AIP Mines Mirth Out Of Murder
Tongue-In-Cheek Selling For A Bucket Of Blood (1959)
Bragging right was justified in Roger Corman and AIP having wrapped A Bucket Of Blood over five days for $50,000 (one source claims $40K). Since results matter most, it's for us to say if Bucket rose above the rush, though from this end of at long last seeing it, I'd say yes to all who'd call BoB one of the best things Jim and Sam released during days when cheapies came in matched pairs (A Bucket Of Blood went out with The Giant Leeches). "Black comedy" can sometimes not be black enough or sufficiently funny. Bucket pleased for pretensions of hipness being diced, and I'd like to think it captures at least a microcosm, given Corman's micro-budget, of beatnik life. The chill scenes work on that level, Dick Miller's Walter Paisley a schlep, but a lethal one.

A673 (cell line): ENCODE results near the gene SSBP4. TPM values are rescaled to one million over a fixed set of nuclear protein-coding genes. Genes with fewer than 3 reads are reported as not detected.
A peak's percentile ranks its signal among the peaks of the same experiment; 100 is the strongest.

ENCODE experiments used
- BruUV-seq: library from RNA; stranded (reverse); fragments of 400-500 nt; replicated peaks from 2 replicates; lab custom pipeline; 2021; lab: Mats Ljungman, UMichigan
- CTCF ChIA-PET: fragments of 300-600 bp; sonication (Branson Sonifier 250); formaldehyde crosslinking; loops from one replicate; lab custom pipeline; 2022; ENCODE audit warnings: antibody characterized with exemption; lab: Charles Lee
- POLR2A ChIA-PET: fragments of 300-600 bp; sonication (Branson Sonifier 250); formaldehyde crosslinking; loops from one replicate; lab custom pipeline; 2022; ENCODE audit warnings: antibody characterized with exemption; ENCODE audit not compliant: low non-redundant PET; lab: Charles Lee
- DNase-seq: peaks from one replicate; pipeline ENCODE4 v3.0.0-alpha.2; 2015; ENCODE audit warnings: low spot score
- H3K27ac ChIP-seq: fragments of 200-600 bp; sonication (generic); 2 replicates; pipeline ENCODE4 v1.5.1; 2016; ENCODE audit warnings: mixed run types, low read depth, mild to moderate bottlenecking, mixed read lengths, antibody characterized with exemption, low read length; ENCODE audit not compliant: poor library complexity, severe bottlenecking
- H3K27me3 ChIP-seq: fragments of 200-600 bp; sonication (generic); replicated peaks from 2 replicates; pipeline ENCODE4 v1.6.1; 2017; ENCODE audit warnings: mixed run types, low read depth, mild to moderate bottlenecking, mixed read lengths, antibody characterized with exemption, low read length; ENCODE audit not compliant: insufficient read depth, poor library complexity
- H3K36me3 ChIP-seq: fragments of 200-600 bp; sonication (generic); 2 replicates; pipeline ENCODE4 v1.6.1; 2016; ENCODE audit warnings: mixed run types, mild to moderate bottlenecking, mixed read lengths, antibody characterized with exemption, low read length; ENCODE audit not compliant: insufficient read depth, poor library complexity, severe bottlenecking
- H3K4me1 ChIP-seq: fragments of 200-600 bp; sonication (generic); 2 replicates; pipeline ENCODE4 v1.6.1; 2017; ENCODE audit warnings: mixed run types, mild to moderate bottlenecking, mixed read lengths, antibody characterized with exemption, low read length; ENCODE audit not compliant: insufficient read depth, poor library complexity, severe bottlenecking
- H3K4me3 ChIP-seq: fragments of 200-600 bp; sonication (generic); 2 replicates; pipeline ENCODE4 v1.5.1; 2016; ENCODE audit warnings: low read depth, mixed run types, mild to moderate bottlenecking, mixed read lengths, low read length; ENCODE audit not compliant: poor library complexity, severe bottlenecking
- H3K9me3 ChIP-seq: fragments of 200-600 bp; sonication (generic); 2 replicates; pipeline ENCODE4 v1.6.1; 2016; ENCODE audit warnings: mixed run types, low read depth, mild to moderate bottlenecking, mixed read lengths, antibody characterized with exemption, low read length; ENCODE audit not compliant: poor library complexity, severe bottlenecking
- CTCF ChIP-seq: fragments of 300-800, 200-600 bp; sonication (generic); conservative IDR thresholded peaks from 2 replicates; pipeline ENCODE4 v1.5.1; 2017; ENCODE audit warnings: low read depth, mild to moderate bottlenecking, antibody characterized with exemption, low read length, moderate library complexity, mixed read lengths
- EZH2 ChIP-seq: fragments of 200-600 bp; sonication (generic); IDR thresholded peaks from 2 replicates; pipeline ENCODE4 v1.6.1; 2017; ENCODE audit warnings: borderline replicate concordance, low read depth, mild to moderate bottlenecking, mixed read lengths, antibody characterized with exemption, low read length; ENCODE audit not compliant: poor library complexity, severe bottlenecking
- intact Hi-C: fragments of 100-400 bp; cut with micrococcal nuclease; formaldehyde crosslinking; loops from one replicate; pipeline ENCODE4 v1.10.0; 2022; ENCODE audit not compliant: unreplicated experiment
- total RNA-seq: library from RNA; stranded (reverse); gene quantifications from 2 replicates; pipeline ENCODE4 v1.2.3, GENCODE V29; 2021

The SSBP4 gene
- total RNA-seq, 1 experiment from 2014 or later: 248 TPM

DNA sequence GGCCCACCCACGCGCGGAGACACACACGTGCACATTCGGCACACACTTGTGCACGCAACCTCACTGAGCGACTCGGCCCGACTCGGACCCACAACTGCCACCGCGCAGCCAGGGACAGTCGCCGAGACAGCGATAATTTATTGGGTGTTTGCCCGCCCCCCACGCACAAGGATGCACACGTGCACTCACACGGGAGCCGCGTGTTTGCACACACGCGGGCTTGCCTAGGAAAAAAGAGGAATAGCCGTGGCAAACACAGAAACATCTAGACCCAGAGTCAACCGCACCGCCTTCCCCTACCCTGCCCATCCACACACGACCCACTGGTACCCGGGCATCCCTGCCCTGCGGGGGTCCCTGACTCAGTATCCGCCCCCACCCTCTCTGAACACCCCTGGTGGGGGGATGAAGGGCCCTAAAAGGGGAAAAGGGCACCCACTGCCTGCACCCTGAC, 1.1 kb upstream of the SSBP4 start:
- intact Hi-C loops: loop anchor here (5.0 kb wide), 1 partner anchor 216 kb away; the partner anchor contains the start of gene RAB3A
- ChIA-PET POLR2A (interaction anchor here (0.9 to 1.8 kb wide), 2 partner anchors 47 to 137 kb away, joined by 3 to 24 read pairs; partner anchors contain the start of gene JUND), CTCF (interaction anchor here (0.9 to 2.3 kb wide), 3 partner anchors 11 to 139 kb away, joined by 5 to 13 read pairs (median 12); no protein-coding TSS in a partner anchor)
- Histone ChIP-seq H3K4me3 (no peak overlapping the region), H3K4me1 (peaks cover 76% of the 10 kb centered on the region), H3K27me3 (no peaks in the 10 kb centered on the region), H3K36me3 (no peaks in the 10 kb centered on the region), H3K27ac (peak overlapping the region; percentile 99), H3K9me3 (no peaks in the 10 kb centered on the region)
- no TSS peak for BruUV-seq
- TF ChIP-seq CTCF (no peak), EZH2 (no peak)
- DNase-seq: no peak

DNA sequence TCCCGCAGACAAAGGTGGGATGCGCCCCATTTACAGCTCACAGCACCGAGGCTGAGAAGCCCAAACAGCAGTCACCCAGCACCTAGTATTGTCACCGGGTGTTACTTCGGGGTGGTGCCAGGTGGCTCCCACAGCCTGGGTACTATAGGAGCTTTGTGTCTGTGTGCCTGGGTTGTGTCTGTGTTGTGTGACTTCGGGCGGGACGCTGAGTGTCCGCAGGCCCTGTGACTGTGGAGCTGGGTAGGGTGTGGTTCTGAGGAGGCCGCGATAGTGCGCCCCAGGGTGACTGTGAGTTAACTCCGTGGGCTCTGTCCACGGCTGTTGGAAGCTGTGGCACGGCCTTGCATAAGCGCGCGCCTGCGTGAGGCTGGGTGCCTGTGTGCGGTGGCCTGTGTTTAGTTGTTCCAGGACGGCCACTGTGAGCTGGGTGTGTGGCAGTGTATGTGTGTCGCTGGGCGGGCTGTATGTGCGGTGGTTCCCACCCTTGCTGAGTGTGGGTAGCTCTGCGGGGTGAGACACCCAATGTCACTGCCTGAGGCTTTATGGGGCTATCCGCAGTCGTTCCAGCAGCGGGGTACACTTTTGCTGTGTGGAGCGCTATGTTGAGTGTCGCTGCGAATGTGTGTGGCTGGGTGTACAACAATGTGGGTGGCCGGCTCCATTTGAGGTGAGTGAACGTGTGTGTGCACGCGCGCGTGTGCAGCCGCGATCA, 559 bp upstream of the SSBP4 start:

Roger and writer Charles Griffith had a jest that could pass for a horror movie, but AIP chose to sell it as spoof, which was no small risk in a marketplace that liked chillers served straight or not at all. The way had at least been paved by William Castle and comic drawings he lent to publicity for Macabre and more recent House On Haunted Hill. Nice thing about A Bucket Of Blood and the Castles was option to take them serious if you were so disposed, or laugh if spirit was moved. Among most arresting of Bucket beats is Julian Burton, a spitting voice and facial image for Laird Cregar, whose character reminded me very much of LC's in Blood and Sand. Direction shows real flair for get-'er-done tempo, Corman delivering best as always at a run. A Bucket Of Blood took domestic rentals of $186K, not a lot we'd say, but over three times what was spent. It didn't take much to keep lights on at American-International.